Newspaper article The Evening Standard (London, England)

Bronson, the Brooding Hard Man of Cinema, Is Dead at 81; DEATH WISH ACTOR WHO DEFIED THE ODDS TO BECOME AN ENDURING SCREEN ICON

Newspaper article The Evening Standard (London, England)

Bronson, the Brooding Hard Man of Cinema, Is Dead at 81; DEATH WISH ACTOR WHO DEFIED THE ODDS TO BECOME AN ENDURING SCREEN ICON

Article excerpt

Byline: JAMES LANGTON

CHARLES Bronson, the ultimate strong, silent star who appeared in three of the most classic tough guy movies of all time, has died at the age of 81.

The star of The Magnificent Seven, The Dirty Dozen and The Great Escape died from pneumonia in a Los Angeles hospital. It was announced early this morning by Bronson's publicist who said his wife, Kim, was at his side. The actor had been ill for several weeks.

Bronson, who admitted his craggy features and gruff manner made him an unlikely Hollywood leading man, once quipped: "I guess I look like a rock quarry that someone has dynamited."

Despite starring roles in mainstream films including The Battle Of The Bulge, Bronson remained outside Hollywood's A-list, only becoming a major international star after leaving the United States.

In Europe, his grizzled looks and gruff manner won him a huge following. In Italy he was known as Il Brutto - the ugly man - and in 1971 he was presented with a Golden Globe as "the most popular actor in the world".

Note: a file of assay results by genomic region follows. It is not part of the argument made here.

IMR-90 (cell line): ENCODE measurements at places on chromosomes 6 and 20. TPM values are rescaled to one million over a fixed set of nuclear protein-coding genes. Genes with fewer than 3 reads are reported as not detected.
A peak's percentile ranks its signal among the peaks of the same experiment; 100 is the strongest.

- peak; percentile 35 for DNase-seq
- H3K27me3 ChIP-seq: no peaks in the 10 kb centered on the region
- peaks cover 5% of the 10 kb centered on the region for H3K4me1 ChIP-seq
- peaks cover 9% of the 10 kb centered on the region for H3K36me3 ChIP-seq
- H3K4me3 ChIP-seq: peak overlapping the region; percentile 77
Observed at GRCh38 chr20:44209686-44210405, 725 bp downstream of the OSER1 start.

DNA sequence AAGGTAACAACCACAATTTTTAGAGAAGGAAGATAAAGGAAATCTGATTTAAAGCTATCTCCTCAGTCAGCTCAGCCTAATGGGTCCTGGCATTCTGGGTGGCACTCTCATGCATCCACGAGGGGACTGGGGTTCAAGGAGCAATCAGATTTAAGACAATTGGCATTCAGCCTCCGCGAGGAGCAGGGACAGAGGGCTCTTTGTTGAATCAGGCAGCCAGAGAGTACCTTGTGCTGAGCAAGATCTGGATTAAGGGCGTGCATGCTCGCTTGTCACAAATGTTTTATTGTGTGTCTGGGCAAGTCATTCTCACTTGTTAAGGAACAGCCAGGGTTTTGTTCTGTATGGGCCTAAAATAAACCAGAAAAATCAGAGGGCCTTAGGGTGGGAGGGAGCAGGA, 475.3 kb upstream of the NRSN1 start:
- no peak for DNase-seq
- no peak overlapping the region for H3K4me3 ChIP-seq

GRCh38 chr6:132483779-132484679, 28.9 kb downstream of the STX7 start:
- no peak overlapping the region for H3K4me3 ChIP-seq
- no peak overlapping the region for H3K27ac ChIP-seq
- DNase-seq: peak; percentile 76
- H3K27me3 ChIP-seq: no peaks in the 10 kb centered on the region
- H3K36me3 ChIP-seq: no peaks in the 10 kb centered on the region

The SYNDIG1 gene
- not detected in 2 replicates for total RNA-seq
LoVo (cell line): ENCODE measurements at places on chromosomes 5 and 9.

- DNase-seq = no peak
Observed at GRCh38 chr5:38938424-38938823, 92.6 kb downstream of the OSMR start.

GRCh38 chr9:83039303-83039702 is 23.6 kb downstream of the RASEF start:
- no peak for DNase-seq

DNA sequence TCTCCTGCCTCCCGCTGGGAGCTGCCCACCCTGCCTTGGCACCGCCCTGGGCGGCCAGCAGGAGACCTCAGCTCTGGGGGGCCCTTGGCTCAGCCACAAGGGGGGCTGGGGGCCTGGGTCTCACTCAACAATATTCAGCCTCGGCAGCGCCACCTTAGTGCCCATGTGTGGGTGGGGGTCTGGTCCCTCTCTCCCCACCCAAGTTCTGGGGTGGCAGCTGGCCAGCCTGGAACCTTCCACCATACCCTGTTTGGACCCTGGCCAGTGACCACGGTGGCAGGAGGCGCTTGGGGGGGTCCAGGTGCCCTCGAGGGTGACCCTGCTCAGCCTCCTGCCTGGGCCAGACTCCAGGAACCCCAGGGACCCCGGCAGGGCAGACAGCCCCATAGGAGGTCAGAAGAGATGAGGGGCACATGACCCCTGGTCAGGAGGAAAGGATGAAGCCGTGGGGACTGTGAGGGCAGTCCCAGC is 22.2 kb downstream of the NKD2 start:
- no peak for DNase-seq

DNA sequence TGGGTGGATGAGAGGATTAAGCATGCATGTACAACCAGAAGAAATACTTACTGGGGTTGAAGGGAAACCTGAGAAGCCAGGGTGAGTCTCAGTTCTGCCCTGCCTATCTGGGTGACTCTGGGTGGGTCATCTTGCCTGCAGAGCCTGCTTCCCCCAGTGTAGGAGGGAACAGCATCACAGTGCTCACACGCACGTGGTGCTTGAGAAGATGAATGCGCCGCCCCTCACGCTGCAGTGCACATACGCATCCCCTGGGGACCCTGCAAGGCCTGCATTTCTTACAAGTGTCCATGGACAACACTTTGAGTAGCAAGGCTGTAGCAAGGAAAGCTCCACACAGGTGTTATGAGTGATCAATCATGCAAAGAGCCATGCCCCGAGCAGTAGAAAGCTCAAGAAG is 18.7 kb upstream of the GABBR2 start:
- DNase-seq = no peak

After the Sergio Leone spaghetti western Once Upon A Time In The West became a huge international hit in the same year, he returned to the US in triumph.

Explaining why it had taken him so long to win acceptance by the major studios, he said: "Maybe I'm too masculine.

Maybe I don't look like anybody's ideal."

With British director Michael Winner, he played the most controversial role in his career of more than 60 films, as the vigilante in the Death Wish series.

He played a well-to-do, liberal architect who takes the law into his own hands after thugs kill his wife and rape his daughter.

Critics were mostly appalled after the film's release in 1974, while audiences in crime-plagued cities such as New York cheered as Bronson hunted and executed the "vermin" who had destroyed his family. …

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